How can I add objects based on user input in PyQt5?

I am making a basic contacts app with PyQt5 and SQL. Once the app opened, I want to show all the contacts on the screen. So I want to add a few widgets to the UI for every contact but I don’t know how many of them will be added at start (since the user may change the amount of contacts with adding or deleting a contact) so I can’t add them manually. I tried it with a for loop but since the objects’ names must be diffrent from each other, it didn’t worked.

Here’s the code:

from PyQt5 import QtCore, QtGui, QtWidgets
import sqlite3

class Contact:
    def __init__(self, id, first_name, last_name, phone_numbers, note = ""): = id
        self.first_name = first_name
        self.last_name = last_name
        self.phone_numbers = phone_numbers
        self.note = note

    def getBoxInfo(self):
        return f"{self.first_name}, {self.last_name}"

    def getAllInfo(self):
        if self.note != "":
                return f"{self.first_name}, {self.last_name}, {self.phone_numbers}, {self.note}"
                return f"{self.first_name}, {self.last_name}, {self.phone_numbers},  "

#setting the connection to the database
connection = sqlite3.connect('contacts.db')

cursor = connection.cursor()

#getting 'user' and 'phone_number' datas from the database
cursor.execute("SELECT * FROM users")

Users = cursor.fetchall()

cursor.execute("SELECT * FROM phone_numbers")

PhoneNumbers = cursor.fetchall()

#Putting together the 'user' and 'phone_number' datas in the 'Contact' class subject and adding them to an array
Contacts = []
for i in range(len(Users)):
    newContact = Contact(Users[i][0], Users[i][1], Users[i][2], list(), Users[i][3])
    if newContact.note == None:
        newContact.note = ""
    for j in PhoneNumbers:
        if j[1] == Users[i][0]:


#Creating the UI
class Ui_MainWindow(object):
    def setupUi(self, MainWindow, Contacts):
        MainWindow.resize(1200, 675)

        self.centralwidget = QtWidgets.QWidget(MainWindow)

        #The part I tried to create widgets as many as 'users'
        for i in range(len(Contacts)):
            self.widget = QtWidgets.QWidget(self.centralwidget)
            self.widget.setGeometry(QtCore.QRect(30, 30, 241, 81))

            self.pushButton = QtWidgets.QPushButton(self.widget)
            self.pushButton.setGeometry(QtCore.QRect(150, 20, 75, 23))


        self.menubar = QtWidgets.QMenuBar(MainWindow)
        self.menubar.setGeometry(QtCore.QRect(0, 0, 816, 21))

        self.statusbar = QtWidgets.QStatusBar(MainWindow)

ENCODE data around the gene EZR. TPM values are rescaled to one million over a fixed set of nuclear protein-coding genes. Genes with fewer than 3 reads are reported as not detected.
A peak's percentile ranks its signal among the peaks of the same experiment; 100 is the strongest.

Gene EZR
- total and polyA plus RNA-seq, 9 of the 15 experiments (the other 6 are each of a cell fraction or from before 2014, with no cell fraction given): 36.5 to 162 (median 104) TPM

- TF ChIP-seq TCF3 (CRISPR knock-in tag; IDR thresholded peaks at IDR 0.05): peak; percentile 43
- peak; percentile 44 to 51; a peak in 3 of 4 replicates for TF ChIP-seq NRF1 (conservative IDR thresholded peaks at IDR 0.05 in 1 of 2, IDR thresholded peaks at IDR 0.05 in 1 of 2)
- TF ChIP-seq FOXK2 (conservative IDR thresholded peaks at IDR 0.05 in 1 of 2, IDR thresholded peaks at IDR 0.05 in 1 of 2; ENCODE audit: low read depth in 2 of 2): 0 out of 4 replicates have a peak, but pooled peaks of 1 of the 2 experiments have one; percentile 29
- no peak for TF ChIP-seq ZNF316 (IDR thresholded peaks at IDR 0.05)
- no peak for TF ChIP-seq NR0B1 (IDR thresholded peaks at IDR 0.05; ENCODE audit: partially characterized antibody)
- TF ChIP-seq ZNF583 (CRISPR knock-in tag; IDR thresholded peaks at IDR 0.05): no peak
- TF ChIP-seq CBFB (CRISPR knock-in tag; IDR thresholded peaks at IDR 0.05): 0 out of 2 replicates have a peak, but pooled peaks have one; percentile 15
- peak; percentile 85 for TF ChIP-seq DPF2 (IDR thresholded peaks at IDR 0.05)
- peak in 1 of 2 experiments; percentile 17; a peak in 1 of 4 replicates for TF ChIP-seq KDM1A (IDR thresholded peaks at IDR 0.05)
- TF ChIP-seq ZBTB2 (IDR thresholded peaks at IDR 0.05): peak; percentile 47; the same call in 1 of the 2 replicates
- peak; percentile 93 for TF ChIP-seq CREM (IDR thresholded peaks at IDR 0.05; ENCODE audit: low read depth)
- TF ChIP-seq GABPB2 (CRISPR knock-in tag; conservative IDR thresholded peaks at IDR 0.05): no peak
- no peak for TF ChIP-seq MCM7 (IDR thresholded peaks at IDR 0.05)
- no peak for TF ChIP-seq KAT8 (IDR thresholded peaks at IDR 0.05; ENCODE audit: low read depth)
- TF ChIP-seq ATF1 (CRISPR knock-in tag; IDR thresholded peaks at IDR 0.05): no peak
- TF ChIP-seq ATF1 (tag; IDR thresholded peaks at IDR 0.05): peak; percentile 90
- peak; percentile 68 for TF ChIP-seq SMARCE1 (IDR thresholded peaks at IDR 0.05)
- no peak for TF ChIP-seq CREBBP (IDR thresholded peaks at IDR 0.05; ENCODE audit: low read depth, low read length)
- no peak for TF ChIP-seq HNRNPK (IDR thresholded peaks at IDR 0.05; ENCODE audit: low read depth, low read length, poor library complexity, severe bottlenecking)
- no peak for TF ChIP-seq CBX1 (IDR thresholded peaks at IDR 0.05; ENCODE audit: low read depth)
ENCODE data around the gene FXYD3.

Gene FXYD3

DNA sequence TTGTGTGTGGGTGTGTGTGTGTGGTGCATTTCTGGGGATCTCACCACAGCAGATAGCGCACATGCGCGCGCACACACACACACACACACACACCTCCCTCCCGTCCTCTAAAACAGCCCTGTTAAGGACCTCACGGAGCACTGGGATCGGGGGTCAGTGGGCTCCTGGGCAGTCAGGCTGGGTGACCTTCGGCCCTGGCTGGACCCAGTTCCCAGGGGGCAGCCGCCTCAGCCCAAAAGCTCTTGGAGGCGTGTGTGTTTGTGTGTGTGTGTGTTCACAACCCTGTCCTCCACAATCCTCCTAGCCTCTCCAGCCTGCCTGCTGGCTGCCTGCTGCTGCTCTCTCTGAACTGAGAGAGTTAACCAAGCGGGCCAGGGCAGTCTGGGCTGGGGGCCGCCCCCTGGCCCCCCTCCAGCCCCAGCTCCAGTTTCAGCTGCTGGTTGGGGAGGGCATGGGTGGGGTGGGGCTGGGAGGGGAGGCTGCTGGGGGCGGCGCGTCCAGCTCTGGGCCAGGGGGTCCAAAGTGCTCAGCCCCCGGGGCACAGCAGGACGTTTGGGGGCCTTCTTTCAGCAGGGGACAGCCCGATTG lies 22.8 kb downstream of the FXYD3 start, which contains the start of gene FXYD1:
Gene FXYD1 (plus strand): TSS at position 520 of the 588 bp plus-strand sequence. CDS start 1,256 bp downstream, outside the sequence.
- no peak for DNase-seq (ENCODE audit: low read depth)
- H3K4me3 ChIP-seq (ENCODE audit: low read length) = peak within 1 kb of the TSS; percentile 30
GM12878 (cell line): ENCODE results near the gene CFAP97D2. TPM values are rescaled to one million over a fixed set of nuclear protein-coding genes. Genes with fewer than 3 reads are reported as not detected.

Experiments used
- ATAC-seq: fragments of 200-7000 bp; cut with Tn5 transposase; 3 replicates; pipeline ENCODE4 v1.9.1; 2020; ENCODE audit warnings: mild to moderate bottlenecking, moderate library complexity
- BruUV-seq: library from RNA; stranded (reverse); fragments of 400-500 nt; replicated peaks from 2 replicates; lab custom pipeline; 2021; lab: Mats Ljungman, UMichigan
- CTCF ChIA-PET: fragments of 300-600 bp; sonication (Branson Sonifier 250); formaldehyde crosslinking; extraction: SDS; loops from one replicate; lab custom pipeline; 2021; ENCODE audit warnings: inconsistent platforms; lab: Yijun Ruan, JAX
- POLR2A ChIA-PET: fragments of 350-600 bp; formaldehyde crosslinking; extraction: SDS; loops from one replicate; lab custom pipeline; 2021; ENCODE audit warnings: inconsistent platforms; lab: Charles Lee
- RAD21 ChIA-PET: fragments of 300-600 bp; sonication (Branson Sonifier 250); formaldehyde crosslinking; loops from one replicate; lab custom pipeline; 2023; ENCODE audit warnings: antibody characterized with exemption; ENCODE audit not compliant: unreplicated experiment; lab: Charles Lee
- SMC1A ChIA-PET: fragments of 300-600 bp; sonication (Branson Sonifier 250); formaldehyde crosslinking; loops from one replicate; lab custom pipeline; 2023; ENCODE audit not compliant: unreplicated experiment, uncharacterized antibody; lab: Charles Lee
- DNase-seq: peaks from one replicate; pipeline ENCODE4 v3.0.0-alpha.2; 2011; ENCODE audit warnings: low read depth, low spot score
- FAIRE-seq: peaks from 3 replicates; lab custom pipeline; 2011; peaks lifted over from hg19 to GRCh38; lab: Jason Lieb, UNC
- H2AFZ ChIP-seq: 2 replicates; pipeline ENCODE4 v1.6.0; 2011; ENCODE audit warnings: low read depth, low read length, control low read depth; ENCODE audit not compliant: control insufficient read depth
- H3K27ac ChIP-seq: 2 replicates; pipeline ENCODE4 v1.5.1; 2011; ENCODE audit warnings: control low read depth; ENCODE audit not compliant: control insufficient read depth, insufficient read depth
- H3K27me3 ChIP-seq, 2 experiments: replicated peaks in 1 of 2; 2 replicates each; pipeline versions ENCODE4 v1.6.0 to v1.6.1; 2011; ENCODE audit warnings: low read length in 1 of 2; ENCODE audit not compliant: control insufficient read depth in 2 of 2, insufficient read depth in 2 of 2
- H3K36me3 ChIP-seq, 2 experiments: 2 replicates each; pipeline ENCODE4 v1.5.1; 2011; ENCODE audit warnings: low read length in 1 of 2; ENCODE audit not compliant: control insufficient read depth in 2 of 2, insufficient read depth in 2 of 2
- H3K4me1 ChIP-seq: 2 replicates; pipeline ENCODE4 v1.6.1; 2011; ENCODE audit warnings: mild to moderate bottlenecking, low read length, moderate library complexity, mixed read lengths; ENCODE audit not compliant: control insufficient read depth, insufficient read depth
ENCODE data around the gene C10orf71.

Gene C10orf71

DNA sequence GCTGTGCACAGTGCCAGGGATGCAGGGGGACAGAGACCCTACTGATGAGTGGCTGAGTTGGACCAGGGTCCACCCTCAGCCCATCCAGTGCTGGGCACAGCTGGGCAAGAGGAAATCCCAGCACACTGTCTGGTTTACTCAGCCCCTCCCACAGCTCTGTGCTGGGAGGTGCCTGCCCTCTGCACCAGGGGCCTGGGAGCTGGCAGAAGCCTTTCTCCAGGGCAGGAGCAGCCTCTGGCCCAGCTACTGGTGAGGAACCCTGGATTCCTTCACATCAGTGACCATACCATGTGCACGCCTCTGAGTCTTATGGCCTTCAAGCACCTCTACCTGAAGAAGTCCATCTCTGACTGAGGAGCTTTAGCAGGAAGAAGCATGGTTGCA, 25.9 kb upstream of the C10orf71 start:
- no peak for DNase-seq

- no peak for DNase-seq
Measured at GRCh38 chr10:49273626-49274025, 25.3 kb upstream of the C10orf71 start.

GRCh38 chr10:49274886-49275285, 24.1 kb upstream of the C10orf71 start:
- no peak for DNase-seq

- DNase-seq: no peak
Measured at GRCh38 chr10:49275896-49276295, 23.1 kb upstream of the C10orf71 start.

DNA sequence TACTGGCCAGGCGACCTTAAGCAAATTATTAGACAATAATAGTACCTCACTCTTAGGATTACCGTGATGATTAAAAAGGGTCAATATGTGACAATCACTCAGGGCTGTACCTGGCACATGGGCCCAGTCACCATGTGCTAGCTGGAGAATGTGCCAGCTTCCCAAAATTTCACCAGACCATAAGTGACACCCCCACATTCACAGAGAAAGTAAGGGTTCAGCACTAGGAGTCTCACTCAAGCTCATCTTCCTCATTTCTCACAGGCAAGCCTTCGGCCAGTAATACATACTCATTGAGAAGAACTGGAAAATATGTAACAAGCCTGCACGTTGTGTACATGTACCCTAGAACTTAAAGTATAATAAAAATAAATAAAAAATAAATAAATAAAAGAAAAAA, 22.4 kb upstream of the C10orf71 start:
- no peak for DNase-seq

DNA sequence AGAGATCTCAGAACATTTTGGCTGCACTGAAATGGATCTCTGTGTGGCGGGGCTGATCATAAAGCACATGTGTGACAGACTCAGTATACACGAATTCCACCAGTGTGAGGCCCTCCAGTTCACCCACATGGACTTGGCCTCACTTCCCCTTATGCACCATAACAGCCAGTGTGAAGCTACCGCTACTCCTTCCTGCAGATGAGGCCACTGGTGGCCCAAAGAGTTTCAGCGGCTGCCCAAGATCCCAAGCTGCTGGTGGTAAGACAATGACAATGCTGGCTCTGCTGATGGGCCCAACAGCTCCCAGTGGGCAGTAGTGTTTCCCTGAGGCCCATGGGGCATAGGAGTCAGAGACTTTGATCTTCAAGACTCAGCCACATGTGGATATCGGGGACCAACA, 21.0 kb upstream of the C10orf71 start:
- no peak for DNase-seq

def retranslateUi(self, MainWindow):
        _translate = QtCore.QCoreApplication.translate
        MainWindow.setWindowTitle(_translate("MainWindow", "MainWindow"))
        self.pushButton.setText(_translate("MainWindow", "PushButton"))

if __name__ == "__main__":
    import sys

    app = QtWidgets.QApplication(sys.argv)

    MainWindow = QtWidgets.QMainWindow()

    ui = Ui_MainWindow()
    ui.setupUi(MainWindow, Contacts)


The problem has nothing to do with object names, but with the fact that widgets are constantly added at the same fixed coordinates. The result is that you have overlapping widgets, and you can only see the last ones that have been added.

While you could use an increasing y position, that won’t work well: even assuming you’re going to adjust the full height of the main window based on the last added widget position, using fixed geometries is considered a bad practice, for many reasons; in this specific case, you could end up with a window that is too tall, and if you try to resize it some widgets will be hidden.

The solution is to use layout managers, that ensure that all contents are properly shown, and the window will never be smaller than the size required by its children.

For a situation like this, a QVBoxLayout can be a good choice.

Note that editing a pyuic generated file is also considered a bad practice, so I suggest you restart your project with an empty main window in Designer, save that UI, generate the file agan with pyuic and then import that file in your main script. In the following example, I’m assuming that you’ve called that file

from PyQt5 import QtWidgets
from mainWindow_ui import Ui_MainWindow

# ...
# contacts loading code...
# ...

class MainWindow(QtWidgets.QMainWindow, Ui_MainWindow):
    def __init__(self):

        layout = QtWidgets.QVBoxLayout(self.centralWidget())
        self.contactWidgets = []

        for i, contact in enumerate(Contacts):
            contactWidget = QtWidgets.QWidget()
            contactLayout = QtWidgets.QHBoxLayout(contactWidget)
            edit = QtWidgets.QLineEdit(contact.first_name)
            pushButton = QtWidgets.QPushButton(f"Edit {i}")
            self.contactWidgets.append((edit, pushButton))

Now, the only problem here is that if you have a lot of contacts, the window will grow in height. To avoid that, you can use a QScrollArea, but that has to be added to the central widget. You can do that directly in Designer, so drag a QScrollArea to the main window, then right click on an empty space of the window and select “lay out vertically” from the “Lay out” submenu, rebuild the UI with pyuic and just change the layout constructor:

class MainWindow(QtWidgets.QMainWindow, Ui_MainWindow):
    def __init__(self):

        layout = QtWidgets.QVBoxLayout(self.scrollAreaWidgetContents)
        self.contactWidgets = []

        for i, contact in enumerate(Contacts):
            # same as above
            # ...

        # a "spacer" at the bottom, in case there are not enough contact 
        # widgets to vertically fill the scroll area

To better understand how UI files can and should be used (remember, pyuic files should never be modified), read more on the official guidelines about using Designer.